This date in 1980 we lost John Lennon, killed by some asshole with a gun.
Lennon wrote some great songs when with The Beatles, and I could’ve chosen one of those—I’ve already done two of my faves, “Strawberry Fields Forever” and “Norwegian Wood” but there are lots more. Moving to his solo work, his first album, Plastic Ono Band (1970) is a must and I’ll allow that his final album, Double Fantasy (1980) is too. In between, Lennon can be something of a wanker. Talented and sometimes with the courage of his convictions, but oft a wanker nonetheless. Still, there is probably at least one double album’s worth of worthwhile Lennon tracks between those two releases and today we look at one of them.
Walls and Bridges I generally look at as Lennon’s second best solo album, liking its relaxed jauntiness better than Imagine (1971). And when Lennon was gunned down and we were reeling with the news—the recent “comeback” had us thinking about him again, more warmly, after years of silence—I had two Lennon LPs to listen to. Plastic Ono Band and Walls and Bridges. I played them while drawing a pastel picture of Lennon, based on the photo I’ve placed at the top of this post. That sunny smile—rarely captured—was worth contemplating.
And so is this song because Lennon, adapting the old blues line “Nobody Knows You When You’re Down and Out,” makes a statement about how the formerly great get treated when they are perceived as no longer great. This isn’t about being “down and out” in the sense of having nothing and nowhere to go. It’s down and out in the sense of falling off the radar, yesterday’s news, has-been, old hat. And even the best of that generation that began their recording careers in the Sixties had faced that chill by the mid-Seventies. “Everybody’s hustling for a buck and a dime” Lennon says, then gives us the old saying “I’ll scratch your back and you scratch mine” to indicate how self-serving praise is in show-biz, then alters it to “I’ll scratch your back and you knife mine.” Lennon, who sunk a few knives of his own (he made barbed remarks about most of his contemporaries at one time or another), has something of a persecution complex, we might say, but listening to the song after he was killed, the figure doesn’t seem overstated.
Indeed, the song—which looks at how hard it is to maintain true love in the slipping away of all things that time affronts us with—can seem rather plaintive, with Lennon’s speaker searching his image in the mirror and lying in bed unable to get to sleep. Asked about love—here, the lines seem to address Yoko more than a generalized “you”—he replies “what it is, what it is” and “what you say, what you say,” as if there’s no way to say anything meaningful about what the heart decides. “All I can tell you is, it’s all show-biz” (even private life between a couple) and, the line I like best, “every time I put my finger on it, it slips away.” That statement seems in keeping with Lennon’s general attitude during his hiatus from recording. The effort to make something is too elusive.
The song uses horns tellingly, letting them come in with the “show-biz” and “slips away” lines to create a cartoonish effect. The joke is on the person trying to make something out of these slippery moments, the person who wants something authentic in the midst of all this phoniness. Finally, Lennon, who didn’t live to become “old and grey,” reflects that aging is the surest way to lose affection. Set against this, his “Everybody’s hollerin’ ‘bout their own birthday” riffs on aging as, if not rued, then celebrated as a date that makes someone special. Then comes the corker: “Everybody loves you when you’re six foot in the ground.”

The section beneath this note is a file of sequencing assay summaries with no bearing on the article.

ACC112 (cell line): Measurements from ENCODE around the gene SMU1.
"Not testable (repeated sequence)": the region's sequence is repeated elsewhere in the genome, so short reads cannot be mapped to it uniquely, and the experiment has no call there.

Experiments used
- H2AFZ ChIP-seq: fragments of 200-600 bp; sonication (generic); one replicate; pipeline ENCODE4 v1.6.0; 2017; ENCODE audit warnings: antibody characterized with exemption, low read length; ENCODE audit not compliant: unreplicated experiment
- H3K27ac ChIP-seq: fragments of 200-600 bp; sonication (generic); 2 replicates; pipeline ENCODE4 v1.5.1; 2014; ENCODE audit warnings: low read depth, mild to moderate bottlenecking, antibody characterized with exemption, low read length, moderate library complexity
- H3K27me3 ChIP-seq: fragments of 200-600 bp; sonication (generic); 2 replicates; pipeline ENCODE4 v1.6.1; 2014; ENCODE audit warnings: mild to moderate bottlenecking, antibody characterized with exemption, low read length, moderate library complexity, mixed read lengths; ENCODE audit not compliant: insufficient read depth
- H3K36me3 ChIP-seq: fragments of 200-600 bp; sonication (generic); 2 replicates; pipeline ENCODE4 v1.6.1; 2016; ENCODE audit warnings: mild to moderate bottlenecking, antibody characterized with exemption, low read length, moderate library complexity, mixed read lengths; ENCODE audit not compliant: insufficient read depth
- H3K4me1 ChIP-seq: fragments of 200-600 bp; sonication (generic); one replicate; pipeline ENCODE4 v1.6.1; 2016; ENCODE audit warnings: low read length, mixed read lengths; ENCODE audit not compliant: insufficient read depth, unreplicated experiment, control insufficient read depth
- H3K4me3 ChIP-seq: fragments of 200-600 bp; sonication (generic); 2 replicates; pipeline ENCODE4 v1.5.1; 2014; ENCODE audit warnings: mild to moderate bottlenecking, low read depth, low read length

Listening to this song that night and hearing Lennon go whistling through the track’s close after delivering his jaded pronouncement on how death tends to conquer persons’ aversion, making heroes and martyrs out of those we reviled in life, I couldn’t help thinking how the same would happen to Lennon. He had been something of a thorn in the side of show-biz, refusing to be a good will ambassador for ongoing Beatlemania or making career moves that would make him a player. He was a celebrity gadfly, mostly, and the one liable to smear “bullshit” over efforts to lionize him and his peers. Whatever they had all achieved at one time, none were living up to it.
His comment on all that though seemed to be contained in the line “nobody needs you when you’re on cloud nine.” That’s where he would end up spending a lot of his time, detached from the world-at-large, as claimed in “Watching the Wheels” (1980), and he’s looking toward that here. But, from the point of view of the night of his death, he was on “cloud nine” in another way, lifted right off the planet. That whistling seemed to me an authentic moment of transcendence, as if, from beyond the grave, Lennon were saying “it’s all show-biz,” and “it slips away,” and that’s as it should be.
I felt a surge of admiration at that moment for someone who—mortal like all of us—had managed to get down on tape his indifference to this little pageant that concerns us all so much, while we’re here, and won’t mean shit the second we’re gone. You might say that those who congregated to mourn Lennon on that night were hollerin’ about him and not about themselves, but I’ve long been one who believes funerals and commemorative gatherings are for those who are alive and not for the person who has died. They do these things to ease their own grief. Meanwhile, the late, great Johnny Ace goes whistling down the years. Here and gone, at once.